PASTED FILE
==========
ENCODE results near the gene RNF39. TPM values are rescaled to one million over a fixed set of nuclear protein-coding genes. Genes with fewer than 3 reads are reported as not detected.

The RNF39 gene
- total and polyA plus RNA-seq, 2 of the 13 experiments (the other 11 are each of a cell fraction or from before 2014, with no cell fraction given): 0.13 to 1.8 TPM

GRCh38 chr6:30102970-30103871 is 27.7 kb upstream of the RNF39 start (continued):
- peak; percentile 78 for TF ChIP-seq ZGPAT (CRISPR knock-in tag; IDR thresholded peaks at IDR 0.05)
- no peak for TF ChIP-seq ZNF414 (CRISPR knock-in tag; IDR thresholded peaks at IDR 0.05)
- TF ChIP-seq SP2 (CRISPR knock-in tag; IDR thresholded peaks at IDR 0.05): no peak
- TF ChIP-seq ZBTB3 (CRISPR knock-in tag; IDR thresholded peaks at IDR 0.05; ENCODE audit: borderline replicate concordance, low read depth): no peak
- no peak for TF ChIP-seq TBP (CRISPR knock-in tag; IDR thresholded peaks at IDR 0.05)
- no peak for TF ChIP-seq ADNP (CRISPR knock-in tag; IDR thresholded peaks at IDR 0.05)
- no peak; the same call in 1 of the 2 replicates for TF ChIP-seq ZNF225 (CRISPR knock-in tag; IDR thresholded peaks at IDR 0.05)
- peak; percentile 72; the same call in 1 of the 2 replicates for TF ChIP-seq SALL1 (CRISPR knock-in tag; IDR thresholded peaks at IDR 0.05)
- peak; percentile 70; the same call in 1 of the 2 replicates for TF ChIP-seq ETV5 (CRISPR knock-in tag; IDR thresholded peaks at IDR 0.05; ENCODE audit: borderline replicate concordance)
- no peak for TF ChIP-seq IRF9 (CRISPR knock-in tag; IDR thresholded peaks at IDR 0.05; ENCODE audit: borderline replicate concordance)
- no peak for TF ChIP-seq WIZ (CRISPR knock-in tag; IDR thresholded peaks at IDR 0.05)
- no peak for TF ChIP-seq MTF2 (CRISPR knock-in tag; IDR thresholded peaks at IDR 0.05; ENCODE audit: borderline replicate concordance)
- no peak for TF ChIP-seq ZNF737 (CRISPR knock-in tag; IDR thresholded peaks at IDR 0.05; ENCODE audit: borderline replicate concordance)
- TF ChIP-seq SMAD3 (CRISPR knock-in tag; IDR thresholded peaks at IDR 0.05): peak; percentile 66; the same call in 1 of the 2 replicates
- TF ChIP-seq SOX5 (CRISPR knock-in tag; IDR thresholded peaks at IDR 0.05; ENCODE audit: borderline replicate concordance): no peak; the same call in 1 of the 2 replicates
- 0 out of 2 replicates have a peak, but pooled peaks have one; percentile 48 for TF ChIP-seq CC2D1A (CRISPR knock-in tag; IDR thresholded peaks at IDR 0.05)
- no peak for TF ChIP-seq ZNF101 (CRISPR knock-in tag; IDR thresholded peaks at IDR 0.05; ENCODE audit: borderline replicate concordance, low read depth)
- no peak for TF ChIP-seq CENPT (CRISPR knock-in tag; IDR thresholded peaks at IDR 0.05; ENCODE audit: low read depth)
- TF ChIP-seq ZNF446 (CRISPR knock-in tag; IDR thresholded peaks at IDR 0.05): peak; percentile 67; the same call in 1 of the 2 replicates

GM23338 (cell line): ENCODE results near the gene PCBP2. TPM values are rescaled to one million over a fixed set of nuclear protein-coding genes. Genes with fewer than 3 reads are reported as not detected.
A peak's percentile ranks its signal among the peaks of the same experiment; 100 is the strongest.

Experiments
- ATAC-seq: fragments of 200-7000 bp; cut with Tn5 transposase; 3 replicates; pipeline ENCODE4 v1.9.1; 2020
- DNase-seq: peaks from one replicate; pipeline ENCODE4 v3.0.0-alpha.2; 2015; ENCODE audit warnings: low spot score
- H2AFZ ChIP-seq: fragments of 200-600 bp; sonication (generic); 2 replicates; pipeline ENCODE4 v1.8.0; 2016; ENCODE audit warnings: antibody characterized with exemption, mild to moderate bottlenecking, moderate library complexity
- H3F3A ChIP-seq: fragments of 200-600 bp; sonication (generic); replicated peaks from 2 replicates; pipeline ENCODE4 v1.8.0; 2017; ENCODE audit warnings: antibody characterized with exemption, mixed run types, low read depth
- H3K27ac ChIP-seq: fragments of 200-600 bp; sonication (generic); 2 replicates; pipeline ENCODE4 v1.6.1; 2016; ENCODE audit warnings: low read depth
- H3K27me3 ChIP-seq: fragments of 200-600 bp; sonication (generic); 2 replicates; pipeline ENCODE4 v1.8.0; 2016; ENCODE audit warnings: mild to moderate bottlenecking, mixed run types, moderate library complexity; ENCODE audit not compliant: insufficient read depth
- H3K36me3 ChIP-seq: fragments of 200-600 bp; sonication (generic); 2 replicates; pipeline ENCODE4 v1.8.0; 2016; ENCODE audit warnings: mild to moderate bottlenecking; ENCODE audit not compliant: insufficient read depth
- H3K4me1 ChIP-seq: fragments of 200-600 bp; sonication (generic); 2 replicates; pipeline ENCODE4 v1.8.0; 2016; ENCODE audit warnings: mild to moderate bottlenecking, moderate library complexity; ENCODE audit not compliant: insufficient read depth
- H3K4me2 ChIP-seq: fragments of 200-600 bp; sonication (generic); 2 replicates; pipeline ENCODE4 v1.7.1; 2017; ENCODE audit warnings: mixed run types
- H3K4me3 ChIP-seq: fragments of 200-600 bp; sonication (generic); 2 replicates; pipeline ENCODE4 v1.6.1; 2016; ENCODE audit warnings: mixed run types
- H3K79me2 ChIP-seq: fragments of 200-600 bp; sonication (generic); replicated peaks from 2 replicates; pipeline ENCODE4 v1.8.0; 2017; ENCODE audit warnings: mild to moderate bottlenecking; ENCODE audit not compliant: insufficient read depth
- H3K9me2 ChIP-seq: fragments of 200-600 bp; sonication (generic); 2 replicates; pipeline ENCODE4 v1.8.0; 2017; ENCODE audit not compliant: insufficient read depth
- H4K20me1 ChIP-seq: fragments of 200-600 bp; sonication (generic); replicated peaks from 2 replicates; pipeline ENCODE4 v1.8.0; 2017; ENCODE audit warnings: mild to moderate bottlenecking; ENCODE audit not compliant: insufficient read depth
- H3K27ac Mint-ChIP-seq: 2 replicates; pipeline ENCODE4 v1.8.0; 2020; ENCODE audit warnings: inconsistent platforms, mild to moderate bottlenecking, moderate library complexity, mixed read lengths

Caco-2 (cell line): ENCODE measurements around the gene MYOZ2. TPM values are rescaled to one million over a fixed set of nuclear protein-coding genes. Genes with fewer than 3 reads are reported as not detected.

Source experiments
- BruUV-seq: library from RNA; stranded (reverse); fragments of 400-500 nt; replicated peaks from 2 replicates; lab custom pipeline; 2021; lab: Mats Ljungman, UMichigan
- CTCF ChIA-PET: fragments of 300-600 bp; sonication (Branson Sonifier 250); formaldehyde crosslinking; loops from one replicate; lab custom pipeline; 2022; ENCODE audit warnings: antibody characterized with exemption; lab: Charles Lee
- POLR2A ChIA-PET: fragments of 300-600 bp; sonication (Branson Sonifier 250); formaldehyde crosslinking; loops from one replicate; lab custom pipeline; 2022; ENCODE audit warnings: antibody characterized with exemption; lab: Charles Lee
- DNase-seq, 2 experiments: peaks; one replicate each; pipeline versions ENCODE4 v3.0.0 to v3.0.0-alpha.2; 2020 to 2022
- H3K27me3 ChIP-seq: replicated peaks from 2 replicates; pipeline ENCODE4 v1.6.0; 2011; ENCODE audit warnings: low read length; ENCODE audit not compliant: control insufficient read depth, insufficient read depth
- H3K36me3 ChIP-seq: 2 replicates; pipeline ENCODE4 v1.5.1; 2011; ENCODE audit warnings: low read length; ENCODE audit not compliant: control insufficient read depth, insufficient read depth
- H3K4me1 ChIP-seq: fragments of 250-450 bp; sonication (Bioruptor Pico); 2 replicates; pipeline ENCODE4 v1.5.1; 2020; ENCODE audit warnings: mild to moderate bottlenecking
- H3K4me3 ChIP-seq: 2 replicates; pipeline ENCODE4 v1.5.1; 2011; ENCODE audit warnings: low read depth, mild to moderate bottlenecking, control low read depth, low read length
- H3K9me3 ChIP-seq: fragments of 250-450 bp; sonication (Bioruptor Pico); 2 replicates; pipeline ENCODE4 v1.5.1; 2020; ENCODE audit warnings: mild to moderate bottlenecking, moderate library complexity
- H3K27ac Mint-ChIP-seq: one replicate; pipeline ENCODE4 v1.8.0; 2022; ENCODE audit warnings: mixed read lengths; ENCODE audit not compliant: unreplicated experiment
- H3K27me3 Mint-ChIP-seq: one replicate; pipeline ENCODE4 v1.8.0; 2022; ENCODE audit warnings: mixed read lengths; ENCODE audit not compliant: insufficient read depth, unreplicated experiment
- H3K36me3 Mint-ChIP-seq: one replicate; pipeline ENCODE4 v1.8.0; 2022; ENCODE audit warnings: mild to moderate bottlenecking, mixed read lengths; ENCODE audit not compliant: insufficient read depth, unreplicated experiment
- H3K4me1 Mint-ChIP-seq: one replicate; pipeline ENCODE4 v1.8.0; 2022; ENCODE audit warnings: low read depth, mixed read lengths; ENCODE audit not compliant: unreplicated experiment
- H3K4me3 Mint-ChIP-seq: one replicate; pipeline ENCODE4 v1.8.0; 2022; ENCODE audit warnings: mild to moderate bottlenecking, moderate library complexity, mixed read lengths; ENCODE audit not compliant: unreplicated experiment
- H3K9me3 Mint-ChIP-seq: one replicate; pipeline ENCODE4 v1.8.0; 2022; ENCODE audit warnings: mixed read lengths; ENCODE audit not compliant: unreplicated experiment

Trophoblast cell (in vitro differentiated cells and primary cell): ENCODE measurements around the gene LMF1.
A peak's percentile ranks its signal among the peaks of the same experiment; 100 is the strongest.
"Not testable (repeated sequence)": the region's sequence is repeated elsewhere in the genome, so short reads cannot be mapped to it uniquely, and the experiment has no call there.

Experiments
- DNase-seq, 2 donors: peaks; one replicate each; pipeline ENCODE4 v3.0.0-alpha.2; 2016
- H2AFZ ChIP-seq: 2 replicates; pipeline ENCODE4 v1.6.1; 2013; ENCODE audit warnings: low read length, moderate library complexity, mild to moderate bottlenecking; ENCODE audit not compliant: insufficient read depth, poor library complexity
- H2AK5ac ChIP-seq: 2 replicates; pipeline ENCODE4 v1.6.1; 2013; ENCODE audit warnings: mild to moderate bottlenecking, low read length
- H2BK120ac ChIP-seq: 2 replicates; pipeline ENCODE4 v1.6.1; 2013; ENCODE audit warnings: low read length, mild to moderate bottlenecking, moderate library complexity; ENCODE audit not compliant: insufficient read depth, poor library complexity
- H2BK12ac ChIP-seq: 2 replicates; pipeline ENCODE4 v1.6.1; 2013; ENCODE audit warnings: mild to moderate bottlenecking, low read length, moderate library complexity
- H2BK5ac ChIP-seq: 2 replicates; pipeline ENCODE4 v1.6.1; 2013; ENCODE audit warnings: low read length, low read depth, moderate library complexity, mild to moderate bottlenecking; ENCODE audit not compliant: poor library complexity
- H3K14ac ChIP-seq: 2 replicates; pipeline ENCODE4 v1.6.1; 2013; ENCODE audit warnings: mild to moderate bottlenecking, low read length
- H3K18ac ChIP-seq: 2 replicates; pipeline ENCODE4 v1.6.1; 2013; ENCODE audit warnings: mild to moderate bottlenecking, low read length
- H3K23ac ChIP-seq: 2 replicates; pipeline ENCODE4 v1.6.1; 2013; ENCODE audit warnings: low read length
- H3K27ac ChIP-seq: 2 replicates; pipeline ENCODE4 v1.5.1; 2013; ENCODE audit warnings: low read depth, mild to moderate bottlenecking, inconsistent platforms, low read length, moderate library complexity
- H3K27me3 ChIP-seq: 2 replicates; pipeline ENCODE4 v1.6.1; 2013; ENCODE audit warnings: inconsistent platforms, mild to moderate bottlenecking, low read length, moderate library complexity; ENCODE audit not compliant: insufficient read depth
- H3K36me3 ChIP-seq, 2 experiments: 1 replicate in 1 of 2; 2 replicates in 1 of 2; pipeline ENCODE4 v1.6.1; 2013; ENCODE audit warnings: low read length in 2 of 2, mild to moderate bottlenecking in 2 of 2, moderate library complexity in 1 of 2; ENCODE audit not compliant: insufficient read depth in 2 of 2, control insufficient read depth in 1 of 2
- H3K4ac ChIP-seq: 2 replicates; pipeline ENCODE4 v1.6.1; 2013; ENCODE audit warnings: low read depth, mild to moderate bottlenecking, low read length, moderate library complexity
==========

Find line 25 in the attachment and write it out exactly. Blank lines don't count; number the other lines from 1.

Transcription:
A peak's percentile ranks its signal among the peaks of the same experiment; 100 is the strongest.